The people have heard the states of the union, state and city.
On Friday, it was Spokane County’s chance to review the year and outline goals.
“It has been a great year. But our future success is not about focusing on the past,” Spokane County Commission Chairman Todd Mielke said in the annual state of the county address. “Our region is confronted with a number of significant challenges.”
One of those is the need for a new jail or at least an addition to the county’s current lockup, he said.
“It’s stretched to the seams to the point where we have to do something,” Mielke said.
County leaders are studying what to do with their 25-year-old jail, which sheriff’s officials say is often booked beyond its capacity. Mielke said the design of the building causes high operating expenses and a new building might be the best option.
Later, in response to an audience question, Mielke said commissioners also will consider building an outdoor tent jail during warmer months to house a backlog of offenders.
“All of us on the Board of County Commissioners would like to look at tents,” Mielke said. “We’re looking at all our options.”
Another significant and costly challenge to the county is the construction of a sewage treatment plant on Spokane River, Mielke said.
The county plans to spend millions on the project, which is on hold as the state considers new rules about phosphorus discharged into the river. Building, designing and meeting environmental requirements will take a few years, and officials hope to move quickly so a new treatment center can be operating before 2011 when the county is expected to run out of sewage capacity at a plant run by the city of Spokane.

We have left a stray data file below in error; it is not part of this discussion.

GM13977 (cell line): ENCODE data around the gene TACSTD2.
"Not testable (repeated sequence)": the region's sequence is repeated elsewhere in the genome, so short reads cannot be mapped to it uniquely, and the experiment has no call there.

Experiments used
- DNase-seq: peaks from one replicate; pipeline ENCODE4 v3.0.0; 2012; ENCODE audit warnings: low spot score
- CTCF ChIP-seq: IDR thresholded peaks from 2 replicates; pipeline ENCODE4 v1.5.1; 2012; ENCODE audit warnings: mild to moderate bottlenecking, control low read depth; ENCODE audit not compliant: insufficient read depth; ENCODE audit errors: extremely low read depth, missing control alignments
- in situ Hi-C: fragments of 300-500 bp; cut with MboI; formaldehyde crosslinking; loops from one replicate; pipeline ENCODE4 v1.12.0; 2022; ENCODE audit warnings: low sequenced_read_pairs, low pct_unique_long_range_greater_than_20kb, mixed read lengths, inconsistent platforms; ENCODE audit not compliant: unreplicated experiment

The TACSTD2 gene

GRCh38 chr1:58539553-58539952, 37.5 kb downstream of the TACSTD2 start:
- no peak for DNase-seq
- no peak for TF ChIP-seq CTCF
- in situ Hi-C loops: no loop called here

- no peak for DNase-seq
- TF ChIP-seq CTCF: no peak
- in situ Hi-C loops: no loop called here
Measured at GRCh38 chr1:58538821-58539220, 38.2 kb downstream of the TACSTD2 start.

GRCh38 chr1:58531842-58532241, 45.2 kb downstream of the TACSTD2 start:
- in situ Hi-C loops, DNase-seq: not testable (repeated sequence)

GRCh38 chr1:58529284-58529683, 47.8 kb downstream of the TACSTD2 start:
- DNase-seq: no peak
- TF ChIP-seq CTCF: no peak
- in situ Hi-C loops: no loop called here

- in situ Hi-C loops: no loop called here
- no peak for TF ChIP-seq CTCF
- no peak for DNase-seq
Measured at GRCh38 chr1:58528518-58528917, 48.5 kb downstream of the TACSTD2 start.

“We will step forward and pursue the most advanced technology anywhere,” Mielke said.
Even so, he added, the county will need the help of citizens to meet environmental regulations and keep the river clean. Mielke, who was active in persuading the state Legislature to ban phosphates in dishwasher detergent, asked the audience to choose environmentally friendly products to reduce river pollution.
Mielke briefly discussed the county’s land development practices, which have come under fire by some who say county leaders have been too lenient with builders. The county will approve new construction as long as developers follow the law, he said.
“We are counted on to do what the rules tell us,” Mielke said. “No more, no less.”
Mielke’s speech, made to a Spokane Regional Chamber of Commerce gathering at CenterPlace at Mirabeau Point Park, outlined progress made by the county in several areas, including road paving projects, remodeling of the fairgrounds, opening a new county pool and adding 525 acres dedicated to open space.
He stressed that the county will focus on long-term planning.
“We should not arrive at our destination by default,” Mielke said. “Instead, we should define our destination and be progressive in our actions.”